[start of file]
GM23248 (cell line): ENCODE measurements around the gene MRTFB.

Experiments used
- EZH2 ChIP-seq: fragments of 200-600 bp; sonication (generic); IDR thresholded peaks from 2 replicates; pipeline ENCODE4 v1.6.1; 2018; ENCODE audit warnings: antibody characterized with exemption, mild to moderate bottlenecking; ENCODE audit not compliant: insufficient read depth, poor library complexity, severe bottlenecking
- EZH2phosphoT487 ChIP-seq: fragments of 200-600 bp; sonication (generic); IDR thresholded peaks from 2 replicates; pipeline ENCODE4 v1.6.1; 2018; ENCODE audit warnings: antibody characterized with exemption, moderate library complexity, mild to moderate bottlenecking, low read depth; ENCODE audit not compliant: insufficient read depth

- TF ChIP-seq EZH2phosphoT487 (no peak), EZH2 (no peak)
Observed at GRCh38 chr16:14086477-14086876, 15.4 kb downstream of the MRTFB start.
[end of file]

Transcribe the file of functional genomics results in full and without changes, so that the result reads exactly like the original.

GM23248 (cell line): ENCODE measurements around the gene MRTFB.

Experiments used
- EZH2 ChIP-seq: fragments of 200-600 bp; sonication (generic); IDR thresholded peaks from 2 replicates; pipeline ENCODE4 v1.6.1; 2018; ENCODE audit warnings: antibody characterized with exemption, mild to moderate bottlenecking; ENCODE audit not compliant: insufficient read depth, poor library complexity, severe bottlenecking
- EZH2phosphoT487 ChIP-seq: fragments of 200-600 bp; sonication (generic); IDR thresholded peaks from 2 replicates; pipeline ENCODE4 v1.6.1; 2018; ENCODE audit warnings: antibody characterized with exemption, moderate library complexity, mild to moderate bottlenecking, low read depth; ENCODE audit not compliant: insufficient read depth

- TF ChIP-seq EZH2phosphoT487 (no peak), EZH2 (no peak)
Observed at GRCh38 chr16:14086477-14086876, 15.4 kb downstream of the MRTFB start.